What’s New in Navigation 2020

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Posted by Jeremy Woods, Software Engineer, Android UI Toolkit

Navigation image

The latest versions of the Jetpack Navigation library (2.2.0 and 2.3.0) added a lot of requested features and functionality, including dynamic navigation, navigation back stack entries, a library for navigation testing, additional features for deep linking, and more. Let’s go over the most important changes, see what problems they solve, and learn how to use them!

Dynamic Navigation

We’ve updated Navigation to simplify adding dynamic feature modules for your application.

Previously, implementing navigation between destinations defined in dynamic feature modules required a lot of work. Before you could navigate to the first dynamic destination, you needed to add the Play Core library and the Split Install API to your app. You also needed to check for and download the dynamic module. Once downloaded, you could then finally navigate to the destination. On top of this, if you wanted to have an on-screen progress bar for the module being downloaded, you needed to implement a SplitInstallManager listener.

To address this complexity, we created the Dynamic Navigator library. This library extends the functionality of the Jetpack Navigation library to provide seamless installation of on-demand dynamic feature modules when navigating. The library handles all Play Store interaction for you, and it even includes a progress screen that provides the download status of your dynamic module.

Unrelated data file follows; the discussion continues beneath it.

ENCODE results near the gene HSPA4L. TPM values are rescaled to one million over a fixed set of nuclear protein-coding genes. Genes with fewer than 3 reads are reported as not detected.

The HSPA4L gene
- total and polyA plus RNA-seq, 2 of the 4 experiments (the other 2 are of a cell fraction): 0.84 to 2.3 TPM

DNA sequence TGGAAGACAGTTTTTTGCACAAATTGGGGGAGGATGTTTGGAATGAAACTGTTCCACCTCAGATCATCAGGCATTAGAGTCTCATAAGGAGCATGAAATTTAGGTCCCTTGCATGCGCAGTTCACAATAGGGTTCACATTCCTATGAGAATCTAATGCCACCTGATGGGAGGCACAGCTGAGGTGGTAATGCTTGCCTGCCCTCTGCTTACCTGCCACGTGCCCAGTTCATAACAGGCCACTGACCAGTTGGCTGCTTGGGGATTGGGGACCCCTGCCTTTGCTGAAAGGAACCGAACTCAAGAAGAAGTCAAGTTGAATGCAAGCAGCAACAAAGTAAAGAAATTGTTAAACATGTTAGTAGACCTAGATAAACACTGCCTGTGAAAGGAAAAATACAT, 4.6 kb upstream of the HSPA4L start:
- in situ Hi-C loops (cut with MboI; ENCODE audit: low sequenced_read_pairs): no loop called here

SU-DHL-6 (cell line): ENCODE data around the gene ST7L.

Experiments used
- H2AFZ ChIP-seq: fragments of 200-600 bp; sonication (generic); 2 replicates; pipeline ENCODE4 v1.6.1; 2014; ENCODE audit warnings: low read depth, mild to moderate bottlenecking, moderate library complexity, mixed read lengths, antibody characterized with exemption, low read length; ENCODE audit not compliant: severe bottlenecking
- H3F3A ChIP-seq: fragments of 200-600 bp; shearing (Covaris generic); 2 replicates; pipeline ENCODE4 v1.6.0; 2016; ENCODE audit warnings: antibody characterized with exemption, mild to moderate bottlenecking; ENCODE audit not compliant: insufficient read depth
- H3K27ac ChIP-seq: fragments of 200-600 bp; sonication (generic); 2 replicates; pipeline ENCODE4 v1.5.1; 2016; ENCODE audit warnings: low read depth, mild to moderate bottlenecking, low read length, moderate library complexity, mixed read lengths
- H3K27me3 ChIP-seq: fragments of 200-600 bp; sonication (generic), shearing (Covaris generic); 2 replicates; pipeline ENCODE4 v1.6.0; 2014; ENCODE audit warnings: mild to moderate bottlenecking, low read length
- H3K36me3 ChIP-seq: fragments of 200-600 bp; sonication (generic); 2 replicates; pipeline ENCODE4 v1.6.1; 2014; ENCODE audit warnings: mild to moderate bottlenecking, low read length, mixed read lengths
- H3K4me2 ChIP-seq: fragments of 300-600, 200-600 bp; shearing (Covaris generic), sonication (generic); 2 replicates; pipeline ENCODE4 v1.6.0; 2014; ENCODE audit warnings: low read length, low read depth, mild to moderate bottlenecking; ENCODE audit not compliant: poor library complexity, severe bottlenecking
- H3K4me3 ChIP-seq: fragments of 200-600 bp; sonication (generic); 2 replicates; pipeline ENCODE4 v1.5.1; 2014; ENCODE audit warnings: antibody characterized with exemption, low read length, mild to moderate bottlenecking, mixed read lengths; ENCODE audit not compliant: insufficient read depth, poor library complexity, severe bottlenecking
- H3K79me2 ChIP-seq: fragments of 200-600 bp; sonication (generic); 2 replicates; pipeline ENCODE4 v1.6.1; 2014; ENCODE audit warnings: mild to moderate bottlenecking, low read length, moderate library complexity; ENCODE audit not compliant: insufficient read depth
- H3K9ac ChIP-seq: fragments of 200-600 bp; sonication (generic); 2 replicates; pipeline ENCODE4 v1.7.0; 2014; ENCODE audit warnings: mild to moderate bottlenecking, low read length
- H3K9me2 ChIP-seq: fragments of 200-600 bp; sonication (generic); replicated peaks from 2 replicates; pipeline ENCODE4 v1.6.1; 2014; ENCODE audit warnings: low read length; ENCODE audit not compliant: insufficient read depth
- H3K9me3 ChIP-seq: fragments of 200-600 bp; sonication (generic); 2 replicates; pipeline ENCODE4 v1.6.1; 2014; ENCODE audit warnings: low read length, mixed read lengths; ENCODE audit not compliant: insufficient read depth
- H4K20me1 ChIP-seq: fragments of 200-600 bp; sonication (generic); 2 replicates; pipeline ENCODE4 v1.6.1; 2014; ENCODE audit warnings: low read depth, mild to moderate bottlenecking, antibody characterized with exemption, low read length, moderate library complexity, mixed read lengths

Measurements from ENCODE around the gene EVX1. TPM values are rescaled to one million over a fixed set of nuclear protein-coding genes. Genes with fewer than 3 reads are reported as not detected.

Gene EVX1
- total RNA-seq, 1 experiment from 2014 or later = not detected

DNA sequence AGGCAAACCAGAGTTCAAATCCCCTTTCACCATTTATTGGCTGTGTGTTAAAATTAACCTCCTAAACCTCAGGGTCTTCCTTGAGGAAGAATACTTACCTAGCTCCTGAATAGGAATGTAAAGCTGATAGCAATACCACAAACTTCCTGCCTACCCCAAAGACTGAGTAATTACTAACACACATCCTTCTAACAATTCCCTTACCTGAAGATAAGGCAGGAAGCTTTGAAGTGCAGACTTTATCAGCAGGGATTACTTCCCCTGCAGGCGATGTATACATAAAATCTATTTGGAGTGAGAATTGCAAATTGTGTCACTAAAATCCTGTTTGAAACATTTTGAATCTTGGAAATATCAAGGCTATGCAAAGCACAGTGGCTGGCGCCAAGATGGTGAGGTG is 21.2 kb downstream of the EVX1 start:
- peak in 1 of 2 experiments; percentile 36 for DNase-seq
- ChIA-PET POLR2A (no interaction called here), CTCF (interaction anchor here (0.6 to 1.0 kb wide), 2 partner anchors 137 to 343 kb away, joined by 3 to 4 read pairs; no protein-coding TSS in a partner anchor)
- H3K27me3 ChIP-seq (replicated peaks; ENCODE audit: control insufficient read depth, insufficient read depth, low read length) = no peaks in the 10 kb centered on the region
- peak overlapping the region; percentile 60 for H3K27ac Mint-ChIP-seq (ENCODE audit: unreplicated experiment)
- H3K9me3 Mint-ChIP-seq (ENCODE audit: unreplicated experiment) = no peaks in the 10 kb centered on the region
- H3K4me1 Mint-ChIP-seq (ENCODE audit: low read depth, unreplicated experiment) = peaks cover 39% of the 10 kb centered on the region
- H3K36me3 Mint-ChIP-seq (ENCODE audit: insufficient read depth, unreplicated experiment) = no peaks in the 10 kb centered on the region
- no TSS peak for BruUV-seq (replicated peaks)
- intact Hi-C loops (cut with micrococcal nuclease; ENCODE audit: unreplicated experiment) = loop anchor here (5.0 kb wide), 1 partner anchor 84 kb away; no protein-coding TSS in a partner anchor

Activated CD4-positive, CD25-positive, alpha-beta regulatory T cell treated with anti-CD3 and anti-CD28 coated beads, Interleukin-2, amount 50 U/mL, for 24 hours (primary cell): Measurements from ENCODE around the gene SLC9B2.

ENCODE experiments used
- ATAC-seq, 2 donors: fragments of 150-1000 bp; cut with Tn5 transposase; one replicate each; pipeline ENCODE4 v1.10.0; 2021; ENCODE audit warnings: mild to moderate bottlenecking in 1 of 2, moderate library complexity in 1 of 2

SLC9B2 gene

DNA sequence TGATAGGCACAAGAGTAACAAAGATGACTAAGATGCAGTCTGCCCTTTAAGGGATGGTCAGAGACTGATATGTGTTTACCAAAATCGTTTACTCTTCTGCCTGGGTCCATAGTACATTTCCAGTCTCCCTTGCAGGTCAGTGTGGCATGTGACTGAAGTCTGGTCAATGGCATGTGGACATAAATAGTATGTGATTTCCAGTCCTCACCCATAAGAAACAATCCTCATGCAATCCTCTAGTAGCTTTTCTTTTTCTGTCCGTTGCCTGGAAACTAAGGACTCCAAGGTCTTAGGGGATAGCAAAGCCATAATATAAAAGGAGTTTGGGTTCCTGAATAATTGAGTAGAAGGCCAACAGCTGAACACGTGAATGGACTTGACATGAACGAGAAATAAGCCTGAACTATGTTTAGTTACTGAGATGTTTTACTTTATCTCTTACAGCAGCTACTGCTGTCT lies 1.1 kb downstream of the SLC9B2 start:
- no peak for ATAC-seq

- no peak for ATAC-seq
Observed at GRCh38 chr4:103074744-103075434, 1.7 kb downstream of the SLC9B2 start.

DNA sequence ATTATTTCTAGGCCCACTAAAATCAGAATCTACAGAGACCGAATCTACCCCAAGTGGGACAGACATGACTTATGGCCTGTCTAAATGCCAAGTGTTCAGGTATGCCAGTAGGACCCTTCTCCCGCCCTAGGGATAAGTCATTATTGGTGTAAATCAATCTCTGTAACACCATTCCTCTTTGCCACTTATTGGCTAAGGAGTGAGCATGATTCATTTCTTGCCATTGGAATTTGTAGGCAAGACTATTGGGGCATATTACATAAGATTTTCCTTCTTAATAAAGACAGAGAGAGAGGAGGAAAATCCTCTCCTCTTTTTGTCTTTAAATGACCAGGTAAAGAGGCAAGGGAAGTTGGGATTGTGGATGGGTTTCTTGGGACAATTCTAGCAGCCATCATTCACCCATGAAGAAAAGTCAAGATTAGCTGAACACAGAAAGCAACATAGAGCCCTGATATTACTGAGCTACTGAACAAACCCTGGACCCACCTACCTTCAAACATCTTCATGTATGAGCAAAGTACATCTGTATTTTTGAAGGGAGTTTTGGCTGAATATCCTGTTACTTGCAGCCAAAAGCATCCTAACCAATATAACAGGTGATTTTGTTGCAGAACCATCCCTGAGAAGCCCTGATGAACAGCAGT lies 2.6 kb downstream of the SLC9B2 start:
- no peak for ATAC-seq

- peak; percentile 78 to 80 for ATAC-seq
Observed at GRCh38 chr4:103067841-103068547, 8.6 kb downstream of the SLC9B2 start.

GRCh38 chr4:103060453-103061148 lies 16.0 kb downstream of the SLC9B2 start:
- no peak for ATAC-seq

The default UI for showing a progress bar when a user navigates to a dynamic feature for the first time.

The default UI for showing a progress bar when a user navigates to a dynamic feature for the first time. The app displays this screen as the corresponding module downloads

To use dynamic navigation, all you need to do is:

  1. Change instances of NavHostFragment to DynamicNavHostFragment
  2. Add an app:moduleName attribute to the destinations associated with a DynamicNavHostFragment

For more information on dynamic navigation, see Navigate with dynamic feature modules and check out the samples.

NavBackStackEntry: Unlocked

When you navigate from one destination to the next, the previous destination and its latest state is placed on the Navigation back stack. If you return to the previous destination by using navController.popBackBack(), the top back stack entry is removed from the back stack with its state still intact and the NavDestination is restored. The Navigation back stack contains all of the previous destinations that were needed to arrive at the current NavDestination.

We manage the destinations on the Navigation back stack by encapsulating them into the NavBackStackEntry class. NavBackStackEntry is now public. This means that users can go a level deeper than just NavDestinations and gain access to navigation-specific ViewModels, Lifecycles, and SavedStateRegistries. You can now properly scope data sharing or ensure it is destroyed at the appropriate time.